By Brady Henderson
For years, Matt Hasselbeck heard all the talk about the uncertain future of the Seahawks' quarterback situation.
Had he been the team's general manager, they might have addressed that uncertainty via the draft. Numerous times.
Hasselbeck, a guest Friday on "Brock and Salk," said he would draft a quarterback "every single year, whether you need one or not" if he was running an NFL team.
"That was the Green Bay, Ron Wolfe model -- draft a quarterback every year. The year I got to Green Bay, I don't know how many quarterbacks there where there at my first minicamp," Hasselbeck said before listing several of the quarterbacks that he could remember. "They drafted someone the year after me, the next year, the next year. I just would invest in the position.
Hasselbeck said he has noticed that teams now seem less likely to draft a quarterback with a late-round pick and develop him over time. They instead try to "hit a home run" on a quarterback by taking one in the first round or giving up significant resources to acquire one in a trade.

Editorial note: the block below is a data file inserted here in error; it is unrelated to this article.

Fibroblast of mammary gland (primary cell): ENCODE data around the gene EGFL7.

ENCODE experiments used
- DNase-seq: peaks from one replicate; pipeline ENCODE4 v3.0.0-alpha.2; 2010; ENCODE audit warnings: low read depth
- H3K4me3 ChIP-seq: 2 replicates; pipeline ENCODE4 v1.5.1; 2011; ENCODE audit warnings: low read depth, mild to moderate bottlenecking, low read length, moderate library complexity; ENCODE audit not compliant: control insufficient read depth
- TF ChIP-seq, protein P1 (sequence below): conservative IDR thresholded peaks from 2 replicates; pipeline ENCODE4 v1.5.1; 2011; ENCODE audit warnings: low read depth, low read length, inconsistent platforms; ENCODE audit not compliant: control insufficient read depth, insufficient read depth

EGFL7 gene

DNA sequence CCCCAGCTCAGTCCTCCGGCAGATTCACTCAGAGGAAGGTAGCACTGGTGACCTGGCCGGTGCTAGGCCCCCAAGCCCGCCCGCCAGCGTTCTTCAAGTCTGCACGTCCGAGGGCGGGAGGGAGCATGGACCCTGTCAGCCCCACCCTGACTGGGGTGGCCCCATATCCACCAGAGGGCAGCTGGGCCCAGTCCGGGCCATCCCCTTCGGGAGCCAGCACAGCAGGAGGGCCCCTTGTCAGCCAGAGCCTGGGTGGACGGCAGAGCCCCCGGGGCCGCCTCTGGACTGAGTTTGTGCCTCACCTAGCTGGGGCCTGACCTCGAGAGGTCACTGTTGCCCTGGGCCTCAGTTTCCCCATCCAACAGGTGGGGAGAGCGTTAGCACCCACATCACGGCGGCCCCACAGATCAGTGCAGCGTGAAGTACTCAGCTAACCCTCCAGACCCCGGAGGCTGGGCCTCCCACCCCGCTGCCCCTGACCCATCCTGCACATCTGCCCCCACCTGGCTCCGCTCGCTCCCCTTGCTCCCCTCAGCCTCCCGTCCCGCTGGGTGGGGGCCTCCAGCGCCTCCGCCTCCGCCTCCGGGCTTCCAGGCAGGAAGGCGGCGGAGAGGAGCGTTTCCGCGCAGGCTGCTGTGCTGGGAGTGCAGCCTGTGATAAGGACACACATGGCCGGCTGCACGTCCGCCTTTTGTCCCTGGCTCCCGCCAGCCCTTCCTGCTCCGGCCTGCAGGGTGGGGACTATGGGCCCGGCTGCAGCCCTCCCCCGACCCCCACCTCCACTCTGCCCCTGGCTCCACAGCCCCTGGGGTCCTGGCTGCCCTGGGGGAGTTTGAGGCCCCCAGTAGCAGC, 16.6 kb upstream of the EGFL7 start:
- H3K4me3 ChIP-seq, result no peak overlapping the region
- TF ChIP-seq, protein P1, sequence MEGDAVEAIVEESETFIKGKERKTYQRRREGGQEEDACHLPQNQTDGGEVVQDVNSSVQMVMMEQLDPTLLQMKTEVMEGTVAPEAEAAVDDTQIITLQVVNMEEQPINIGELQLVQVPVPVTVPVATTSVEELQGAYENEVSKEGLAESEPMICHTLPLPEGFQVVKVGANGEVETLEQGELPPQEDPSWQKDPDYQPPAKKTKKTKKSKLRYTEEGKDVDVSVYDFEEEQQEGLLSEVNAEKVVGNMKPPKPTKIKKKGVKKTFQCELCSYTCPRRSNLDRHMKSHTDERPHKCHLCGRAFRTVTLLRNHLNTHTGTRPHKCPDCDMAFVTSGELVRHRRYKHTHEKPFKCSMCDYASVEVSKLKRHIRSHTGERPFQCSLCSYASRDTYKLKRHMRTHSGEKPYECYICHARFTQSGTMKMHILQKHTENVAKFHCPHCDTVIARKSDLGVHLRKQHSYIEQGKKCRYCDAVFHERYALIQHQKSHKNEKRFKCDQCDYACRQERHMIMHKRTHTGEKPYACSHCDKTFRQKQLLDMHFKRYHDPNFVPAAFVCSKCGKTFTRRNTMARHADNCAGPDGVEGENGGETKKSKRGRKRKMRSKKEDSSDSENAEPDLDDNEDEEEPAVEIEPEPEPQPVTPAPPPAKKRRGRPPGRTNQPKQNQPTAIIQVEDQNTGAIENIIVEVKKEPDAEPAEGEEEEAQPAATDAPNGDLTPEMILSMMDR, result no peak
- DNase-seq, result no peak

"That's my own personally philosophy," he said. "I'm probably biased because I was a sixth-round pick that the Packers took a chance on. I don't know if anybody else would have taken the chance. But I've just seen time and time again good, solid quarterbacks -- whether it be Tom Brady or just guys that are drafted in late rounds ..."
Brock and Salk share their thoughts on that philosophy in Friday's Wrap Up video.
You can download Friday's podcast here.